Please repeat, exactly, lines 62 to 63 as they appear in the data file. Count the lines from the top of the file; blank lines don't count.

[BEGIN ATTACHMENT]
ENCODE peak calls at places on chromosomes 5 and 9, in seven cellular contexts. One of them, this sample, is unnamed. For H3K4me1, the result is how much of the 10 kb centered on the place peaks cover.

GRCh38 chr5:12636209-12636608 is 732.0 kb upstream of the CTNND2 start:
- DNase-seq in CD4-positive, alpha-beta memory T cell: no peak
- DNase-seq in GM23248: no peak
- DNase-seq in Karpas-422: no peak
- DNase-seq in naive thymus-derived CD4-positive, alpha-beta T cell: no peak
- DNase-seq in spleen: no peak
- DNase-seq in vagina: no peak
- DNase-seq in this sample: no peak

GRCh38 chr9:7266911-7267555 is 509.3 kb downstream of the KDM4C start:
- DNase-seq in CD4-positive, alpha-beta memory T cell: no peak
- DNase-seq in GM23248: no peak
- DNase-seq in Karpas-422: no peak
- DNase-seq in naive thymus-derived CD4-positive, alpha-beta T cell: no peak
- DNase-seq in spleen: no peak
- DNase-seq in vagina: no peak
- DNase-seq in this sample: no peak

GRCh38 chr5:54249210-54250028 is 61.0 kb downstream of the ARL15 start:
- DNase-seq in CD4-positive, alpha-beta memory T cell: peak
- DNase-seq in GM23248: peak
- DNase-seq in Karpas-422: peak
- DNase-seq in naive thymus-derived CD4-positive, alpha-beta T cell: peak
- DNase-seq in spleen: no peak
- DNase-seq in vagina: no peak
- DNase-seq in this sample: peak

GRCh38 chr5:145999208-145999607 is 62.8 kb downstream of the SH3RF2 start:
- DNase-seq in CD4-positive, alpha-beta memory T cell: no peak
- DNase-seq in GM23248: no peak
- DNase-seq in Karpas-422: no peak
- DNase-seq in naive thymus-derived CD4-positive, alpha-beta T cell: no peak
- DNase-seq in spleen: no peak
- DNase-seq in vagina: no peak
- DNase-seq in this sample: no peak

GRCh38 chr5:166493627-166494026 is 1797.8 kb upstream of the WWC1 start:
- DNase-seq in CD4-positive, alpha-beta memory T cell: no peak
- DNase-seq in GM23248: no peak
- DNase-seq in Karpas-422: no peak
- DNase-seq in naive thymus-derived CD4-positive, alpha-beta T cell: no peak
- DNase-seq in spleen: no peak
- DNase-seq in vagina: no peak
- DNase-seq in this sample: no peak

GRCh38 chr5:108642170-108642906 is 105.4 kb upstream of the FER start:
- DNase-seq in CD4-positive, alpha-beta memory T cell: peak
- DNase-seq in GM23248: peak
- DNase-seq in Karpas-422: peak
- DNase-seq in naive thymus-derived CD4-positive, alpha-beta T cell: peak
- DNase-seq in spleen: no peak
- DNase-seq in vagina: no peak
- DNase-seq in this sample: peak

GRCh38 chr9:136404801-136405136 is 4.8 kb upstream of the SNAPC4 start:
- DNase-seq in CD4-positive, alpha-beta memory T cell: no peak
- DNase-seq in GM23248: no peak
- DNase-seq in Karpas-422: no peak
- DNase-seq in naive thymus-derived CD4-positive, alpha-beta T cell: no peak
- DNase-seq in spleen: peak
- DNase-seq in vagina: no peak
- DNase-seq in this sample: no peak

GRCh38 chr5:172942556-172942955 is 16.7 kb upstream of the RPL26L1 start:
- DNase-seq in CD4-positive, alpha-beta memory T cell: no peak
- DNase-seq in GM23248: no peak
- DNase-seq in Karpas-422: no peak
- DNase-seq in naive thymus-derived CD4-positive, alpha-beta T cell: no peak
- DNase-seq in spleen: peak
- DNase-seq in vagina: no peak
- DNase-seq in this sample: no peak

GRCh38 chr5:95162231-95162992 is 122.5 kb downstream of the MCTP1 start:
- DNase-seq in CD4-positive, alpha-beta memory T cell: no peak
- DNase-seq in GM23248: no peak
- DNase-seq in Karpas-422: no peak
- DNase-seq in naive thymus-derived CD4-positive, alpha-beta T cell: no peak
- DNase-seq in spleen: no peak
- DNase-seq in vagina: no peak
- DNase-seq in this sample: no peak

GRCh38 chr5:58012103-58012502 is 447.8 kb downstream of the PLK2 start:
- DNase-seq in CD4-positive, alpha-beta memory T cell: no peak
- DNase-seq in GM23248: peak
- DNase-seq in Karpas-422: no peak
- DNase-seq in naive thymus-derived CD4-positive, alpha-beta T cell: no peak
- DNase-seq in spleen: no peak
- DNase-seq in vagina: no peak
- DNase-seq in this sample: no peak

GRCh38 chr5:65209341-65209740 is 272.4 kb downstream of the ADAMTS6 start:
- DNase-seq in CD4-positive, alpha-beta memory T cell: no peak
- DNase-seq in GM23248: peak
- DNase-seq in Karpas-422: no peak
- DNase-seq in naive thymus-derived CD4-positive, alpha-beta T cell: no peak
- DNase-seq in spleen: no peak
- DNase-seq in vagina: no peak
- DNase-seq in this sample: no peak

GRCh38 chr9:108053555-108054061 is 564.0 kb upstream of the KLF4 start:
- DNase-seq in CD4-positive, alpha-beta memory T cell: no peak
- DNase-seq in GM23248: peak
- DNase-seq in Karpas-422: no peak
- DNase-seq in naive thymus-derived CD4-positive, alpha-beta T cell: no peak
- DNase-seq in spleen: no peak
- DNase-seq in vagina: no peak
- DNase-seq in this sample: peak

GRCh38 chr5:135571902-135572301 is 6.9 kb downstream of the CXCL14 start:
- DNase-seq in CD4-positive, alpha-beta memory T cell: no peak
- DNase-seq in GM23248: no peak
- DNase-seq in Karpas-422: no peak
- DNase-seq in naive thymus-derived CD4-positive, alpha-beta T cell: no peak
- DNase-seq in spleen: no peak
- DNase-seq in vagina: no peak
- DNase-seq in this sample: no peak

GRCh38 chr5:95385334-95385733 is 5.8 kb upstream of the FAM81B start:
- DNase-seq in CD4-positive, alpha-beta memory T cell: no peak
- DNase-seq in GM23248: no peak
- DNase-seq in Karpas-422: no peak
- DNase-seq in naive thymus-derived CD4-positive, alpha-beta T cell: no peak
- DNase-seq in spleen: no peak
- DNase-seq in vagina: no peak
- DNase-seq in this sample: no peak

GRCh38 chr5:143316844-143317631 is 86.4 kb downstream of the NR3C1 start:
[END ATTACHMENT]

- DNase-seq in naive thymus-derived CD4-positive, alpha-beta T cell: no peak
- DNase-seq in spleen: peak